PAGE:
Cellphone firms seek more time for user re-registration
The country's mobile telecom operators have asked the industry regulator to extend the deadline for subscriber re-registration amid fears that millions of customers could have their phones cut off at the beginning of next week.
The Bangladesh Telecommunication Regulatory Commission's (BTRC) deadline for re-registration expires on December 16. The BTRC earlier said it will ask for the lines of those who have not re-registered to be closed.
However the mobile operators say the re-registration process is proving complex, especially in rural areas where many customers lack the necessary documentation, and they need more time to complete the process.
Talking to The Daily Star yesterday, a high official of BTRC admitted that they have received the operators' request to extend the deadline.
"The BTRC has yet to make an official decision," the BTRC source said although he hinted that it is likely that a two-month extension will be granted.
BTRC issued an order to Grameenphone, AKTEL, Banglalink, CityCell and Teletalk to re-register customers who bought connections before February 28, 2006. According to mobile phone operators, 10 million customers need to re-register.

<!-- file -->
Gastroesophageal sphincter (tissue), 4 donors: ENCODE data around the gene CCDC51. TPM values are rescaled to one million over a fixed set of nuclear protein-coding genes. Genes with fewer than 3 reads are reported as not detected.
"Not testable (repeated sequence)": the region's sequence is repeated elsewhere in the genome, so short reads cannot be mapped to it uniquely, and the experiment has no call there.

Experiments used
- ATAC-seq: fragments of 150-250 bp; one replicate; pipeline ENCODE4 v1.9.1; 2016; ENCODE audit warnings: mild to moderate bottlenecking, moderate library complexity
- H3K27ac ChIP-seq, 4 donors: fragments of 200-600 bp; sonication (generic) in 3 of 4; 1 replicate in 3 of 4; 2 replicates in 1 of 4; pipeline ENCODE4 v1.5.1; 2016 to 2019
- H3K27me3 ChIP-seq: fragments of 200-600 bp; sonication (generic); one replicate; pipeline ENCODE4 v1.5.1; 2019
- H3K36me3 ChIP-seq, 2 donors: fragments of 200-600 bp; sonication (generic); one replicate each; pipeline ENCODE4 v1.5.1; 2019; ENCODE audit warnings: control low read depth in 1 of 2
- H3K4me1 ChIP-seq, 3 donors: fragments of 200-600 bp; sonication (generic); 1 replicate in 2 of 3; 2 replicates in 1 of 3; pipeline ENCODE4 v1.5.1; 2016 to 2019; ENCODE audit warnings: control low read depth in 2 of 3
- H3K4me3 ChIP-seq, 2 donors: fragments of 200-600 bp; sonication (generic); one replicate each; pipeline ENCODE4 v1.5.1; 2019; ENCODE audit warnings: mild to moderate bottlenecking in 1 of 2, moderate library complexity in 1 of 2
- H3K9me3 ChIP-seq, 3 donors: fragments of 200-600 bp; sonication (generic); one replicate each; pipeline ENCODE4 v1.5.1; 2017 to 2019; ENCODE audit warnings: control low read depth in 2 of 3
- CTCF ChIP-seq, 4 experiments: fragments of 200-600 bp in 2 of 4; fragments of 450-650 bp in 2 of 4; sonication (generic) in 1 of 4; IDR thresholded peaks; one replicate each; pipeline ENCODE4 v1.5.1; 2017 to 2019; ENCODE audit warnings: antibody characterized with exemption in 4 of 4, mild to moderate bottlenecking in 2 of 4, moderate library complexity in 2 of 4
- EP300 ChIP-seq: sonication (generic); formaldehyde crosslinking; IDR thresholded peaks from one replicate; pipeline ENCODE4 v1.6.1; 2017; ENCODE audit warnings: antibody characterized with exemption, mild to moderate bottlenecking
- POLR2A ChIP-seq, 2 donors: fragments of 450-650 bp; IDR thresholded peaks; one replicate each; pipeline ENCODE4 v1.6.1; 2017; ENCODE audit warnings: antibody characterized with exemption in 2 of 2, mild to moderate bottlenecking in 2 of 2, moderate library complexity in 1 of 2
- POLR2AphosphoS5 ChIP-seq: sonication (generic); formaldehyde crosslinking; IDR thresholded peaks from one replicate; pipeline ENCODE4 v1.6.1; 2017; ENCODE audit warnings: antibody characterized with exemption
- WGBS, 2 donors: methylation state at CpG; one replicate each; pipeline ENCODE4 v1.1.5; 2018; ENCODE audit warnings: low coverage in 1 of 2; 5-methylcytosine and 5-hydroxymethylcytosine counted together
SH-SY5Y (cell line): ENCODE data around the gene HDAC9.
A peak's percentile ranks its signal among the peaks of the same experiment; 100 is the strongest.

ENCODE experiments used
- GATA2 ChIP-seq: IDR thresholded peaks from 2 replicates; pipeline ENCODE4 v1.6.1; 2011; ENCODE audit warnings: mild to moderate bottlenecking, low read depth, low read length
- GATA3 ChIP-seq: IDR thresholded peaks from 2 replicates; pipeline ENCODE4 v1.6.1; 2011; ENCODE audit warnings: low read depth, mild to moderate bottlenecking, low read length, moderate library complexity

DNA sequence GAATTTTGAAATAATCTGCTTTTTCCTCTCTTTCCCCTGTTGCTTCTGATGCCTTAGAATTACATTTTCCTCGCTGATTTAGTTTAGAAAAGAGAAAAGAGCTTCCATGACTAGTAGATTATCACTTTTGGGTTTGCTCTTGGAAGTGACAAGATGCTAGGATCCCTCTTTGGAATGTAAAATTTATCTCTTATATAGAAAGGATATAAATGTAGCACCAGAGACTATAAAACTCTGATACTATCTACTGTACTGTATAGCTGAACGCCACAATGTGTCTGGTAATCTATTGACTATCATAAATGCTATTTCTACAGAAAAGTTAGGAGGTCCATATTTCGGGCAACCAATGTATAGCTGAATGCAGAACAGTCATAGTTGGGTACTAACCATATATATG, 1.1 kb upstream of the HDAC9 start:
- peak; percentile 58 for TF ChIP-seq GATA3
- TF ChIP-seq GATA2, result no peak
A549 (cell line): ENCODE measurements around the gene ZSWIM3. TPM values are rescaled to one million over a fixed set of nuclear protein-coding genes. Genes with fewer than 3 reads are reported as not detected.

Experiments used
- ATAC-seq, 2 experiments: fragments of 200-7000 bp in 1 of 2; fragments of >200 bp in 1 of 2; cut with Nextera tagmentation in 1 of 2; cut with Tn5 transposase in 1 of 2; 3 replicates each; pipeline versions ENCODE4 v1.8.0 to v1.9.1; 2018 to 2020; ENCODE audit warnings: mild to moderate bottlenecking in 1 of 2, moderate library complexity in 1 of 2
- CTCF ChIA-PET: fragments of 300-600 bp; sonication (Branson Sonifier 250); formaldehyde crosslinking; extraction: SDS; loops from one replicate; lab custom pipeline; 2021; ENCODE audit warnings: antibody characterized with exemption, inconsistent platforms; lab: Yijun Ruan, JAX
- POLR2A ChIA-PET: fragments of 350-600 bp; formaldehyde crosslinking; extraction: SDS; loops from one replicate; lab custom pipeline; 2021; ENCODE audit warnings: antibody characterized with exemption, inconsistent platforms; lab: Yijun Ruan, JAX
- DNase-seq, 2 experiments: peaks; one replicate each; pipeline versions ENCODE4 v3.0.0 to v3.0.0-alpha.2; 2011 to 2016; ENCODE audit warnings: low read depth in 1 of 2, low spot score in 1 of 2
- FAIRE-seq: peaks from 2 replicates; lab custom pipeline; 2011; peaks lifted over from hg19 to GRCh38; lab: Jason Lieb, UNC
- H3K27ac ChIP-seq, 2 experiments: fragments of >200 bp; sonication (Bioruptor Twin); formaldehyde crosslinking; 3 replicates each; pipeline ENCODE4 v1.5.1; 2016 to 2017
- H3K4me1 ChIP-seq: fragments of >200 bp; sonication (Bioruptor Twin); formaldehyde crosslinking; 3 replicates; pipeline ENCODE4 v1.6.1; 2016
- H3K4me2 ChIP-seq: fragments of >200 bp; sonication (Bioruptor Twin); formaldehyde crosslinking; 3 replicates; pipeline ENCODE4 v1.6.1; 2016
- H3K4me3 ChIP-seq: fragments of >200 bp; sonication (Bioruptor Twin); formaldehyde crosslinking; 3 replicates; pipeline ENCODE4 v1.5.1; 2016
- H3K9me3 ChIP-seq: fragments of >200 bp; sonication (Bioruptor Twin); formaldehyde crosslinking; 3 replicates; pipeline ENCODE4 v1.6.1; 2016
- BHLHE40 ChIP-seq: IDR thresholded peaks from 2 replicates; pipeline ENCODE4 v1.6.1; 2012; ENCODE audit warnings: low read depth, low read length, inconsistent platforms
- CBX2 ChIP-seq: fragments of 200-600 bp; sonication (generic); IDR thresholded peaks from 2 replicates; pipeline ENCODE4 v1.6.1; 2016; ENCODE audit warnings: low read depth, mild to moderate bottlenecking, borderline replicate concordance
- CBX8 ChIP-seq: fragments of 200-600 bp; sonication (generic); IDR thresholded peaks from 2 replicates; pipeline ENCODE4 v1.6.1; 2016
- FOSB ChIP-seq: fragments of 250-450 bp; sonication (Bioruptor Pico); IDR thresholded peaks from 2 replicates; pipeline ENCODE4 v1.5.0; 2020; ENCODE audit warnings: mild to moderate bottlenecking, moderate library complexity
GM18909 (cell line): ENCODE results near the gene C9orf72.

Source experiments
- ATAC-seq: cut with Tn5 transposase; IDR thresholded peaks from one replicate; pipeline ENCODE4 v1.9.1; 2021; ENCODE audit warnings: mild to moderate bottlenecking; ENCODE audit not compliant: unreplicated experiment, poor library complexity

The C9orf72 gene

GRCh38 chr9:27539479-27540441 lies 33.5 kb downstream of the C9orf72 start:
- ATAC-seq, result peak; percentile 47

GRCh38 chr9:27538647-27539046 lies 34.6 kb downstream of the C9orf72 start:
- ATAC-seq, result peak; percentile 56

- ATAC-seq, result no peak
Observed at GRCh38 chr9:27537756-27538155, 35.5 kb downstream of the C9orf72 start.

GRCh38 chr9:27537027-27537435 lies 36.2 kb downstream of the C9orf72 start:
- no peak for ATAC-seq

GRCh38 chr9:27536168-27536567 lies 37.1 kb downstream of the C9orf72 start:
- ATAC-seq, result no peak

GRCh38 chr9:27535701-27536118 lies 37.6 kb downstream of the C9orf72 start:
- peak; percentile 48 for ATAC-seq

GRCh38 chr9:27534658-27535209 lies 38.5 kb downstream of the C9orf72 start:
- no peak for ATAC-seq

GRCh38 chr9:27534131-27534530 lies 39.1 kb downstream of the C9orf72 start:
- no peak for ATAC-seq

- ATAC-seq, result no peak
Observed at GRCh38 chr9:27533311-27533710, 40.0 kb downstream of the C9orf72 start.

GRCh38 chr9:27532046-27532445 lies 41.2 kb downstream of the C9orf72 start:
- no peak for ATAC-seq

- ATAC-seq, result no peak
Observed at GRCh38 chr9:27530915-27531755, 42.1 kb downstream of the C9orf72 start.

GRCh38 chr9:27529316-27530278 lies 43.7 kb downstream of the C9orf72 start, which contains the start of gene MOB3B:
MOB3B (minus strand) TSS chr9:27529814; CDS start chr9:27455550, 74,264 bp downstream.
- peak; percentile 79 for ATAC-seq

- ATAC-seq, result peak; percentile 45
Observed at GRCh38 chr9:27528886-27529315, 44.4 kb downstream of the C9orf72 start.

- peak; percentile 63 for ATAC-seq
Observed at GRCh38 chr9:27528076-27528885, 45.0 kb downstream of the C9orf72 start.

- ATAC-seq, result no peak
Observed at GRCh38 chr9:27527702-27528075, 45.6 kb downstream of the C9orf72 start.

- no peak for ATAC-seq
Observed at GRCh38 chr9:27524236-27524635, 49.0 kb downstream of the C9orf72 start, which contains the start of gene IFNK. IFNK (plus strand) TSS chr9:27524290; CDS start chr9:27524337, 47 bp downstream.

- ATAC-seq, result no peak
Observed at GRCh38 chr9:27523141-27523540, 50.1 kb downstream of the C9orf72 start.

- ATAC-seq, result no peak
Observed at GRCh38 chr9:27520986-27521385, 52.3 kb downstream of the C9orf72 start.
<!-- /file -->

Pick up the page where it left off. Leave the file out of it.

The BTRC's first deadline, October 16, expired with only 25 percent of the affected customers re-registering. This prompted the BTRC to extend the deadline to December 16.
But just before five days before the current deadline is to expire, the mobile operators urged the government that the timeframe should be extended as re-registration activities hampered in the Sidr-affected South-West region.
"We are conducting the re-registration, but it is not at a satisfactory level," said a high official of a leading cell phone company.
To re-register customers must produce a SIM (subscriber identification module) card, two copies of passport size photo, passport or any photo ID card (like the office ID card or driving licence) and the forms and documents given during subscription.
Re-registration is especially difficult in rural areas where many people do not have any kind of photo ID card. If the customer does not have a photo ID card, he/she will have to fill in a BTRC form and get it attested by a first class gazetted officer or by the local ward commissioner.
Sometimes it is very difficult for rural customers to reach a first class officer or their ward commissioner or union council chairman as some of them became fugitives after the state of emergency was declared, said another official of a mobile phone company.
"Certainly, we need time," said the official, adding that the problem of registration would be simplified when the national ID cards are introduced next year.
The total number of mobile phone subscribers has reached 32.33 million at the end of October 2007, according to BTRC.